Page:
Hadeed Carpet Cleaning’s Manipulation of Its Appearance on Angie’s List

by Paul Alan Levy

When I was pulling together my recent analysis of Hadeed Carpet Cleaning’s assertion that its negative reviews had appeared on Yelp only after it pulled its advertising from Yelp, I figured that it might be helpful if I ran a cross-check against how Hadeed is portrayed on other web sites that address the quality of local businesses.  As the blog post makes clear, Hadeed’s portrayal on the Better Business Bureau web site, and in the pages of the Washington Consumer Checkbook, was comparable to the reviews found on Yelp.  The pervasiveness of these adverse consumer reviews make it hard to credit Hadeed's claim, which the Wall Street Journal published uncritically, that it was a handful of negative reviews on Yelp, from posters whom Hadeed claims may not really have been its customers, that drove Hadeed's business down by thirty percent.  And not only has Hadeed not accused these sources of extortion, but neither one sells advertising to businesses, so it seems quite likely that Hadeed’s problem is neither malevolence on Yelp’s part, nor fake reviews from non-customers, but uneven service from Hadeed that produces genuinely discontented consumers.  

I was a bit surprised, though, not to have been able to find any reviews about Hadeed on Angie’s List.  Given Hadeed's claim to have had 30,000 customers per year, its absence from Angie's List was remarkable.  I asked Angie’s List about the absence, but unfortunately I did not hear back until after I put up my article.  An email from its customer service pointed me to this listing, which notes that Hadeed has asked  Angie’s List to remove it from the database altogether.  When I saw the listing, I could see why Hadeed wanted out – its average grade is C, and fully half of its member reviews give Hadeed an F.  

My working assumption was that Hadeed must have wanted to get itself out of the database because it didn’t want to be subjected to any further consumer reviews.  This conclusion would be consistent with the possibility that Hadeed's lawsuit against the anonymous Yelp reviewers was similarly designed to chill future consumer reviews.  I was concerned, however, that Angie’s List might be unwitting facilitating Hadeed’s coverup about how consumers really feel about its services, by making it too hard for its own members to find out how other members had reviewed Hadeed.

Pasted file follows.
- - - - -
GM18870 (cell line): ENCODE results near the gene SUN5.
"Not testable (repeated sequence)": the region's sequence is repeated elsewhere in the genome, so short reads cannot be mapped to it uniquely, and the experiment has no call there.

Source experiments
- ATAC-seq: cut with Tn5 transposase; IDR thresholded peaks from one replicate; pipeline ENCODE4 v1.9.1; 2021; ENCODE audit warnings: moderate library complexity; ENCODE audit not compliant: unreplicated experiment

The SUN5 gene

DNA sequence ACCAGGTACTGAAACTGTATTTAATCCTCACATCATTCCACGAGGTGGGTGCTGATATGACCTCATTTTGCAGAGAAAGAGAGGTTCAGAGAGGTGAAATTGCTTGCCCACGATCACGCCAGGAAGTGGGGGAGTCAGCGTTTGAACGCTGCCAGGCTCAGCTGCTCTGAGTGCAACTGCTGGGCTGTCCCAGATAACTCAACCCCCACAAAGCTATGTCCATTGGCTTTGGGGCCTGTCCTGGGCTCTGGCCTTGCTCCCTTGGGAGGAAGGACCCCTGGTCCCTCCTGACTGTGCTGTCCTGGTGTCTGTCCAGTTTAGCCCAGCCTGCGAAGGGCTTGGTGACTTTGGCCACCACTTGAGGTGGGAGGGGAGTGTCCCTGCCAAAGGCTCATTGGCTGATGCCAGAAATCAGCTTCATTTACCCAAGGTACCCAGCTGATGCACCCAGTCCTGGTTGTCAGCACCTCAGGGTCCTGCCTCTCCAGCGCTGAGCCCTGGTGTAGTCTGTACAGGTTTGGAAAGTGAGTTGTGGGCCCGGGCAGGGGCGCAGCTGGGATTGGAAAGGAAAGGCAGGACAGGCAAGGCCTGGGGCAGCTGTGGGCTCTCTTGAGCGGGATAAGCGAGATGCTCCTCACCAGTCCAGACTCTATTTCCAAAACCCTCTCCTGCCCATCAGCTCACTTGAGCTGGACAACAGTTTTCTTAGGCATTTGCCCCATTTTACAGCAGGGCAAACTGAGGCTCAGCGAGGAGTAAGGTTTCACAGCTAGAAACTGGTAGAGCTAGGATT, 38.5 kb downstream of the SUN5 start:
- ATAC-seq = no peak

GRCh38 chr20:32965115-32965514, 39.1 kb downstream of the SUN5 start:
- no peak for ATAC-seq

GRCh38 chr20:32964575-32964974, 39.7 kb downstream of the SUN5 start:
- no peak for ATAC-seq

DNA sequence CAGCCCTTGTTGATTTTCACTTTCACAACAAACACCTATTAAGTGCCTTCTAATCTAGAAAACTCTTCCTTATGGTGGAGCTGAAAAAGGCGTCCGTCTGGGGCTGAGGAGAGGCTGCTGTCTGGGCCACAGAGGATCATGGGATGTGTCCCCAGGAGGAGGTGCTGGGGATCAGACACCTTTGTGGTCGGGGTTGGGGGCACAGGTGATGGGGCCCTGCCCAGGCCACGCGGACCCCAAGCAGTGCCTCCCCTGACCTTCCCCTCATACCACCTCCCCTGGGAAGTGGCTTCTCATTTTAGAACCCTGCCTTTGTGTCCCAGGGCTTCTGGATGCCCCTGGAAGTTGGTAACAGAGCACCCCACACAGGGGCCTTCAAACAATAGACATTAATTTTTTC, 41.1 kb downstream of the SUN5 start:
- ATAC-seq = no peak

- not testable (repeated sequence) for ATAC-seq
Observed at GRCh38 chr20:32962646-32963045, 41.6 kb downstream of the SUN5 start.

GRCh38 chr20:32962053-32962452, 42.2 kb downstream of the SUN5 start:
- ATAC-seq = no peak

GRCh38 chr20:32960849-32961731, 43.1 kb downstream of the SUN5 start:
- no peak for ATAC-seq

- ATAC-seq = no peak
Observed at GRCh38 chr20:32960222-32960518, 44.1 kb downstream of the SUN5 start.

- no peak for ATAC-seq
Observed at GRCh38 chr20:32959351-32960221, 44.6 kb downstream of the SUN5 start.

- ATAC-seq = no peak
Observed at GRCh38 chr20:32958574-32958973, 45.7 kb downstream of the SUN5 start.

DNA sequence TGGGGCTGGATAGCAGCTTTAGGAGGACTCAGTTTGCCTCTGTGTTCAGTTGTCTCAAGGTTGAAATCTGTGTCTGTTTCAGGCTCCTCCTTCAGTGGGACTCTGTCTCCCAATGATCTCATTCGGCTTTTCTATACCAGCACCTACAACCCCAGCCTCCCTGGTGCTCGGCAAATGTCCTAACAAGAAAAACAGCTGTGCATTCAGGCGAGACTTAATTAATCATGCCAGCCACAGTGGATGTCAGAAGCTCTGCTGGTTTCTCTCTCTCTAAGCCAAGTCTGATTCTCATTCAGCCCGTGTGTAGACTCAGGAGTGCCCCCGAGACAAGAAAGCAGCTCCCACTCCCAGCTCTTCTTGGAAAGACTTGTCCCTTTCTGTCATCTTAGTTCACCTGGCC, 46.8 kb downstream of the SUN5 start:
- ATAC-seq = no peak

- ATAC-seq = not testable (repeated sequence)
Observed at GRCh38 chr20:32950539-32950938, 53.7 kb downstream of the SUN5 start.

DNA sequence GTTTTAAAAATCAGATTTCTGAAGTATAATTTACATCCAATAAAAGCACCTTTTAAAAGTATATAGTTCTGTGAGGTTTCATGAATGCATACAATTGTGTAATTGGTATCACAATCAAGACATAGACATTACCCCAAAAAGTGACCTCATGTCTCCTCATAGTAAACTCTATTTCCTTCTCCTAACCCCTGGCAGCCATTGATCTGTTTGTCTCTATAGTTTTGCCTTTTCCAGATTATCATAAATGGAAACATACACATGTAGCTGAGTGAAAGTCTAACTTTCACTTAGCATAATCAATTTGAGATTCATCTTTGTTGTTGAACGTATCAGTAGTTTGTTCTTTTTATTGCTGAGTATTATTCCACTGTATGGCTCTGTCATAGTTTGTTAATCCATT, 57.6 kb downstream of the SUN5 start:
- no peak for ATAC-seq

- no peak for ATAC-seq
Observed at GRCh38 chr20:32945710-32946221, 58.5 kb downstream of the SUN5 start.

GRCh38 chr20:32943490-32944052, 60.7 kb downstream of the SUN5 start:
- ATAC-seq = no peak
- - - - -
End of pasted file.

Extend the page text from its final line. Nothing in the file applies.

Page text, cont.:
I followed through by consulting with the Angie’s List customer service representative, who explained to me how other consumers could best search for information about Hadeed; I was therefore able to discover that Hadeed actually has three separate pages on Angie’s List, one of which was apparently created in November 2013, shortly after Hadeed’s October 18, 2013 request to have its original page removed from Angie’s List.  (The third page was created in 2007, but was put in the Angie’s List “penalty box” when Hadeed failed to respond to a customer complaint in 2009).  So perhaps the reason for removal was just to try to reinvent itself on Angie’s List, eliminating from view the many harsh reviews of its business over the past several years.  And by allowing the creation of multiple listings, while removing Hadeed’s original page from full accessibility, Angie’s List may be unwittingly facilitating this strategy.

I tried to contact Hadeed, through its counsel, to ask about its request for removal from Angie’s List, but Hadeed was unwilling to respond.